Why China’s Chinese New Year Holiday May Not Actually Be 7 Days

This year’s Chinese New Year/Lunar New Year will be coming early, with Chinese New Year Eve falling on the 31st. It is a time for reunion, for festivities and joy as people welcome spring, which is why it is also known as the Spring Festival. The Spring Festival technically lasts for 15 days, but for many people, it simply isn’t realistic to take this many days off. For some countries like Singapore, the Chinese New Year holiday lasts for two days, covering only the first and second day. For China, where most people celebrate Chinese New Year and where Chinese New Year is regarded as one of the most major holidays for the whole country, they may take up to 7 days off… or do they? 

Officially, Chinese New Year holidays are 3 days in China, covering the day before, and the first, and the second day. However, arrangements for people to enjoy 7 consecutive days are made via the shifting of work days instead. For instance, as this year’s Chinese New Year holiday falls from 31st January to 2nd February, Monday to Wednesday. Employees will have to work on 29th and 30th January to make up for the days taken up by the 7 days, meaning that they will be working for that weekend. In addition, leaves are also added from Wednesday to Friday, thus allowing them to enjoy the Chinese New Year holiday for 7 days straight (the weekend should be a rest day by default). In other words, part of the 7 days holiday is actually taken from working extra days prior or after, depending on the holiday. 

The same goes for other long holidays in China too, such as Labour Day and National Day Golden Week, where additional work days are added before or after the holidays in order to allow a week of consecutive holidays. The Labour Day holidays will be taking place from April 30th (Saturday) to May 4th (Wednesday), with additional work days added to April 24th (Sunday) and May 7th (Saturday). For National Day Golden Week, it lasts from October 1st (Saturday) to October 7th (Friday). Subsequently, October 8th and 9th (Saturday and Sunday) will become working days instead.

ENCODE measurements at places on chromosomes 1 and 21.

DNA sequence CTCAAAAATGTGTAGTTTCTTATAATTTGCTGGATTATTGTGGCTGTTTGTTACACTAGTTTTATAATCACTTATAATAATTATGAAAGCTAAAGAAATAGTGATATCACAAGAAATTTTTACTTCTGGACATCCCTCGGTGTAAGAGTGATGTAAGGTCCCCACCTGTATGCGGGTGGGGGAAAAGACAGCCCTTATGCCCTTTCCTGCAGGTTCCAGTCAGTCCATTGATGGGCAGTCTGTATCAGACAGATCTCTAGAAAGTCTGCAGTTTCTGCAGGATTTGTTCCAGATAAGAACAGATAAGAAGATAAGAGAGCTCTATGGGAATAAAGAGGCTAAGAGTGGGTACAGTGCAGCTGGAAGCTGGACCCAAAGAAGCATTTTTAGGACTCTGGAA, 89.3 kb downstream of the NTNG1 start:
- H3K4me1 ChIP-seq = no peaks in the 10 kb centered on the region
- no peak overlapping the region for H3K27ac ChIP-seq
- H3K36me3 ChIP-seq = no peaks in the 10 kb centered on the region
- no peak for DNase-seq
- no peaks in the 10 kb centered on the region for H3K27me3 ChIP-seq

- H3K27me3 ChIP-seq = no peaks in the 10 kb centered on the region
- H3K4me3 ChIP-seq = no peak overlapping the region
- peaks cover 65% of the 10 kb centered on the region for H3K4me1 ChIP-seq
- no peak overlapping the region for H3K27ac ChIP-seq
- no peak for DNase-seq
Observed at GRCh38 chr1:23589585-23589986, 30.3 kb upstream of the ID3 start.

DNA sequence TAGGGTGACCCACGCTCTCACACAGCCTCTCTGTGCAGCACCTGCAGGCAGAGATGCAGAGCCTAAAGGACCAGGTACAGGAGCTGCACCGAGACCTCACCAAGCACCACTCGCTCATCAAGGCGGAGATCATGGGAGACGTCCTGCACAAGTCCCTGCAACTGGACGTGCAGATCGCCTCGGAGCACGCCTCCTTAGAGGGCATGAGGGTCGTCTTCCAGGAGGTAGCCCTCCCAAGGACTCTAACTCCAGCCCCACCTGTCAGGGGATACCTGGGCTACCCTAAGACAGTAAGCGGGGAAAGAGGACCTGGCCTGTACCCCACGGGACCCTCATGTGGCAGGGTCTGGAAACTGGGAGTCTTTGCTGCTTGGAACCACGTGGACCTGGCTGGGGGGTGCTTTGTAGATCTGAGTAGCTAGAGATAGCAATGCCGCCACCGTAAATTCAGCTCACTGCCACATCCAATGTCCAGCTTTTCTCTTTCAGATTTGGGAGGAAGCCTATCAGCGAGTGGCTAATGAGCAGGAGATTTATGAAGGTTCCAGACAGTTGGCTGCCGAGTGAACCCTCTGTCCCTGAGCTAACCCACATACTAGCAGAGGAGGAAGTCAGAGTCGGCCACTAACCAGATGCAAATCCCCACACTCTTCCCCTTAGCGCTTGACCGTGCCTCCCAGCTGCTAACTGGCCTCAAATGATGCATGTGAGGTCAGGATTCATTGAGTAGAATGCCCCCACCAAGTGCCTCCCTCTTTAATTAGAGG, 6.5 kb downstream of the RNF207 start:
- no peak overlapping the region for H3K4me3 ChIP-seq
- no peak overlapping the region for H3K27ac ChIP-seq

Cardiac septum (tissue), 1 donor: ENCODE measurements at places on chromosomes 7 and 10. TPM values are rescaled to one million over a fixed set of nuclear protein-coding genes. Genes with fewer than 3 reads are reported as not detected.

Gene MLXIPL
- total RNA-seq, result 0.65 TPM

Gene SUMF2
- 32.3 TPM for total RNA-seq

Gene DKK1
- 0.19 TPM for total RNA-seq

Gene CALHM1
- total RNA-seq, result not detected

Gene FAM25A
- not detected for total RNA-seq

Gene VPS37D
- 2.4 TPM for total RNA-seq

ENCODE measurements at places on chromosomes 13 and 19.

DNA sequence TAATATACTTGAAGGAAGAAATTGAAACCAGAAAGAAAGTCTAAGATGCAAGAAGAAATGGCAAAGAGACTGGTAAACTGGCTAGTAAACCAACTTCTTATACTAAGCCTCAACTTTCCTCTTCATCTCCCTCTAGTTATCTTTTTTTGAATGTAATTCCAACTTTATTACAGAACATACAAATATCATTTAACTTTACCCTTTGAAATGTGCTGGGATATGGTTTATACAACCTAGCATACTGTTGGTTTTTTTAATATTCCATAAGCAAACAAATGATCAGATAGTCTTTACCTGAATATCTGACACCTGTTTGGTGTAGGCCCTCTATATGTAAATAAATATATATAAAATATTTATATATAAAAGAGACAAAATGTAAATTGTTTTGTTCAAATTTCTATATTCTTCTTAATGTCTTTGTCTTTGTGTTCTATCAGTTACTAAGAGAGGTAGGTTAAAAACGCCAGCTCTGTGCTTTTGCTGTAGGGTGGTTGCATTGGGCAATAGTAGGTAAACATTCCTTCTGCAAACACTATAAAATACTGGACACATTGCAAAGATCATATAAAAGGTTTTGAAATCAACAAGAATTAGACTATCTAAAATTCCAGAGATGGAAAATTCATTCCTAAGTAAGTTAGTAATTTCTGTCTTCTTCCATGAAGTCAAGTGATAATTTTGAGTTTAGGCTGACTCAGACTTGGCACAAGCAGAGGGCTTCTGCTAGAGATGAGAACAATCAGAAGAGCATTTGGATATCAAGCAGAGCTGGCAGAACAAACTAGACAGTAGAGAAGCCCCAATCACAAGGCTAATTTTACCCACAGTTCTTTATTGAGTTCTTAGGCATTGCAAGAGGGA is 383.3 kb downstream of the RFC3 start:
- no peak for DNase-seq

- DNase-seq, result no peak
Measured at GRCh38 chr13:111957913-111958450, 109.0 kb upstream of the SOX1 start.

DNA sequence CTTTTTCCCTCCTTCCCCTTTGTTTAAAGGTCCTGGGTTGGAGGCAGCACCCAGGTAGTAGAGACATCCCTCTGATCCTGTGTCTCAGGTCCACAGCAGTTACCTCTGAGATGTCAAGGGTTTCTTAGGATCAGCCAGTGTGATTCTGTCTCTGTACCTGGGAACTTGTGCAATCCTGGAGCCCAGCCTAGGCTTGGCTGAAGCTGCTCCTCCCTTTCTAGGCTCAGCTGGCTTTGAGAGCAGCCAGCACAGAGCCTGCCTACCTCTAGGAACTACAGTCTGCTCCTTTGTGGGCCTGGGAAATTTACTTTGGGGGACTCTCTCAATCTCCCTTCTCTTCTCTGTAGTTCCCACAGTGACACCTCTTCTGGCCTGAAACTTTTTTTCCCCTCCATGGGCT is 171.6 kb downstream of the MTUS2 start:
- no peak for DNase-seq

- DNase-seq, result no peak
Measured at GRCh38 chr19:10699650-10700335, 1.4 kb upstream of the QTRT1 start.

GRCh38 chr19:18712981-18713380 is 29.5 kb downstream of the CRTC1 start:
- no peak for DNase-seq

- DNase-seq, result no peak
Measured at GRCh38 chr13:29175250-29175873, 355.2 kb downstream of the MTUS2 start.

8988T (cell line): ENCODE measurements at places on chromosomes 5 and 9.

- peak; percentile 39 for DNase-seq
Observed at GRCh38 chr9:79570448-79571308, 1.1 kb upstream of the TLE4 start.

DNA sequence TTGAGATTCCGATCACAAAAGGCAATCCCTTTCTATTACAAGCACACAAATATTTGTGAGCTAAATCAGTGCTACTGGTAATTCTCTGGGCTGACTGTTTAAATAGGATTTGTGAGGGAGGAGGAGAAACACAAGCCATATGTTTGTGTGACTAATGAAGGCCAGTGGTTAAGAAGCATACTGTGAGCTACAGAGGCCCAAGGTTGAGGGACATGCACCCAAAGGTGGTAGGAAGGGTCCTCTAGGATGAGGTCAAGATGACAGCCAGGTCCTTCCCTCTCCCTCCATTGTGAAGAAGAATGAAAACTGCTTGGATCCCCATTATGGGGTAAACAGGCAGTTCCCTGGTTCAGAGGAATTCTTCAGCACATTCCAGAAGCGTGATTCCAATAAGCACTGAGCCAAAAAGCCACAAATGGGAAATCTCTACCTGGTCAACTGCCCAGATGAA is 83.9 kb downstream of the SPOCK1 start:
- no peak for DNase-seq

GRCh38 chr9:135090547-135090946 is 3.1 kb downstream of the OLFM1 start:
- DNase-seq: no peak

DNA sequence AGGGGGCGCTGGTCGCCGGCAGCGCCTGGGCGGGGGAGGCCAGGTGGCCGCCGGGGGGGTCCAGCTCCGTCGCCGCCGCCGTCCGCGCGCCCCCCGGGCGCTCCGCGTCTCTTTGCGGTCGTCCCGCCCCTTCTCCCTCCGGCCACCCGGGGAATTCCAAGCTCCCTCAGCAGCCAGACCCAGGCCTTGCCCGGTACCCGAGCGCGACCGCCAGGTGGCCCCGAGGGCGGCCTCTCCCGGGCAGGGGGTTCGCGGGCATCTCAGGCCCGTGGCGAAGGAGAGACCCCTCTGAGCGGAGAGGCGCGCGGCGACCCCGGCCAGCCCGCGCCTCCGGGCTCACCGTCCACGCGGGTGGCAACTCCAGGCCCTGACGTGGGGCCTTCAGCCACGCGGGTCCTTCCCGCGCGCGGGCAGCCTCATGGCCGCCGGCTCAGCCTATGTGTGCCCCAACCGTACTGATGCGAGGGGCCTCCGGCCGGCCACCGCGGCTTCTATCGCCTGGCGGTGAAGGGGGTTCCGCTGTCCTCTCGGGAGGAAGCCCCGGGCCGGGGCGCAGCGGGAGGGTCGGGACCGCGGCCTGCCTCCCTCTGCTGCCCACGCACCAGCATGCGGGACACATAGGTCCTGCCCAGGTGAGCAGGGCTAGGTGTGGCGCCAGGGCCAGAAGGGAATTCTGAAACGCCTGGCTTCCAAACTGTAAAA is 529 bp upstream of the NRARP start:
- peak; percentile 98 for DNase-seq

What does this mean for the Chinese people? For some, it means strategically taking leaves in order to maximise the length of the break. The phenomenon of “Chunyun”, or “the Spring Festival Travel Rush” marks the travel of millions and millions of people across China, as workers working in faraway cities and students studying outside of their hometown all flock home in order to make it in time for reunion dinner. The Chinese transportation system faces the greatest stress test during these times. However, this means that their holidays would be further taken up by time taken on the road. Hence, some advice that one should also spend their leaves on the 29th and 30th of January, so as to get a head start for those travelling home, or at least, so they would be able to make it in time for the reunion dinner taking place on the 31st, aka Chinese New Year Eve. Alternatively, one could also apply for leave for the 7th of February, thus allowing one to enjoy 8 days of break and the chance to avoid the post-Chinese New Year travelling crowd. 

For many, the travelling time is a large part of the reason why the suggestion of extending the full break to 10 days has been repeatedly brought up in government over and over again. Some would also like more time to spend with their family in general, and 10 days would allow them to truly soak up each other’s company before heading back to work/school. Still, there seems to be no sign of the break being extended any time soon. 

Overall, there is no such thing as a free lunch. Long breaks are the results of additional working days strategically placed on the weekends. However, with some maneuvering, it is still possible to maximise the break, and take a much-needed rest.